Against South Siders, Carnegie Mellon strikes gold

A 2–1 loss to Carnegie Mellon (7–2–1, 1–1–0) left the Maroons (7–4–0, 0–2–0) with two losses in their first two conference games.

By Jake Walerius

There would be no late drama for women’s soccer on Saturday afternoon, only disappointment. A 2–1 loss to Carnegie Mellon (7–2–1, 1–1–0) left the Maroons (7–4–0, 0–2–0) with two losses in their first two conference games, and, whereas last week’s loss was an encouraging performance against a very strong Emory side, this game will feel as though it had slipped away. 

In a very even match, Carnegie was able to do that little bit extra.

“Winning and losing is always close,” assistant coach Bannon Stroud said. “It comes down to little things. You have to add up the little things and the little things went in Carnegie’s favor.”

It was a cagey first half. The Tartans were perhaps the more assured team in possession, but Chicago had the better chances, with second-year Sara Kwan going on a number of dangerous runs in and around Carnegie’s penalty area. The best chance of the half fell to first-year Julia Ozello, who was thwarted by Carnegie goalkeeper Anna Albi after first-year Anna Goddi played her through.

The Maroons would go on to regret squandering their first half chances, as Carnegie’s Savina Reid scored twice in the space of two minutes—first, with a chip over second-year goalkeeper Jacinda Reid, and moments later with a near post header on a cross from Brittany Couture—to give her team a commanding lead in the 58th minute.

The South Siders pulled back a late goal in the 87th minute when third-year Natalia Jovanovic scored on fourth-year Brigette Kragie’s assist, but it proved only to be a consolation. The Tartans held off a late surge of Chicago pressure to see out the victory.

It may have taken almost an hour for those little things to add up, but add up they did, and the Maroons must now concentrate on putting those mistakes right.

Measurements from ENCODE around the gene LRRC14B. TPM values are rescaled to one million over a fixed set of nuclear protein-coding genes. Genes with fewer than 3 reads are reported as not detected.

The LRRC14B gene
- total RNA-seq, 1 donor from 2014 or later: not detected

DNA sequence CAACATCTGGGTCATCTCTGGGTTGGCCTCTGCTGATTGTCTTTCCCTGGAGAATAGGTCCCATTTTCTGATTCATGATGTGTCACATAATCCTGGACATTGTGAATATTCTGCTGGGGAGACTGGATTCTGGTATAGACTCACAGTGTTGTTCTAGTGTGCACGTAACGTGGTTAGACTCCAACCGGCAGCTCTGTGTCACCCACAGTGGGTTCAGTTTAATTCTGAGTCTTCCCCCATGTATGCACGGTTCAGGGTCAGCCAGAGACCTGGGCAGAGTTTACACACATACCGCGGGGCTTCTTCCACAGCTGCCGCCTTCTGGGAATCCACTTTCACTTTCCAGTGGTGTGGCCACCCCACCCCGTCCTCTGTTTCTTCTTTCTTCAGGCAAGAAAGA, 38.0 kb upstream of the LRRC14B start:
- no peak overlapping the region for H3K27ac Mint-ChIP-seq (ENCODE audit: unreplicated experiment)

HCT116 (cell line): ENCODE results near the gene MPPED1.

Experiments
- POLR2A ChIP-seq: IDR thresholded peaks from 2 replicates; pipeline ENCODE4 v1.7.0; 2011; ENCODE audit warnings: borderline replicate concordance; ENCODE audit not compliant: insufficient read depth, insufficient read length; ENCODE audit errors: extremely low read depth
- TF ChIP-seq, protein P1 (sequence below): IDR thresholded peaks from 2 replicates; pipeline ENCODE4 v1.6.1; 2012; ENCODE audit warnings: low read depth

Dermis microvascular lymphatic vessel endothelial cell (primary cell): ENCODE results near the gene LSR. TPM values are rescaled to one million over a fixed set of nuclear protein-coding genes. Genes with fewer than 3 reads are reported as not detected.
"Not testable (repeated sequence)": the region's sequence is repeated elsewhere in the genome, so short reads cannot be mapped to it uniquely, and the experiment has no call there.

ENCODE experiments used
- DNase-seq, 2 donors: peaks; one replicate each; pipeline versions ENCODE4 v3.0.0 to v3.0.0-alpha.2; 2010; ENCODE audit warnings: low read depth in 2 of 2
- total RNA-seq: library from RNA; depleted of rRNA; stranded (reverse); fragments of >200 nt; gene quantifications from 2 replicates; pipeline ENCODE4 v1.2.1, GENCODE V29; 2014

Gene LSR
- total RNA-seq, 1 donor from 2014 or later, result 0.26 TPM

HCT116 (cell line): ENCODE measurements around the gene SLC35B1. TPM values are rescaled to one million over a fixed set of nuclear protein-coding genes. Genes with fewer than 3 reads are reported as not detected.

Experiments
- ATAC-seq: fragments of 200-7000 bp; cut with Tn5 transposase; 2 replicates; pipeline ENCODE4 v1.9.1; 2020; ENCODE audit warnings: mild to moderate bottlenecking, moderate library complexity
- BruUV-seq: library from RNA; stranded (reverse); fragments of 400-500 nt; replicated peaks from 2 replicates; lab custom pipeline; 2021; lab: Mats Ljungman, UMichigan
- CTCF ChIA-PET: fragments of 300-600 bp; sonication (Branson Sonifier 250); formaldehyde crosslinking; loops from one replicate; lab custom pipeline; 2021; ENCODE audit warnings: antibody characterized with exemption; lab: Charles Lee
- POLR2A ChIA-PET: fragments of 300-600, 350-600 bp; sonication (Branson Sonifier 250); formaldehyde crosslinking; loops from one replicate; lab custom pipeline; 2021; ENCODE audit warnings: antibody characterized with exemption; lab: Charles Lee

“We turned too many balls over, it’s fair to say, and Carnegie won the 50-50 battle more consistently than we did,” assistant coach Stroud said. “We still have seven games to play. We have a big double weekend coming up so we just have to try to improve and get better everyday. That’s one of our general themes for the season: Continue to improve on a day-by-day basis.”

Chicago’s focus will now turn to the weekend, when it will see two conference rivals (Brandeis and NYU) in the space of three days. Things may not look too bright for the Maroons, having lost their first two games, but there is an understanding that in order to move forward they must put those games behind them and look ahead.

“It’s going to be difficult to win conference because a lot of teams have a win and a draw. We can’t worry about them. The only thing we can do is put ourselves in a position to win games,” Stroud said. “Brandeis is 10–1–1 so they’re playing with a lot of confidence. We have to be prepared to battle on Friday against them and then just look at one game at a time after that.”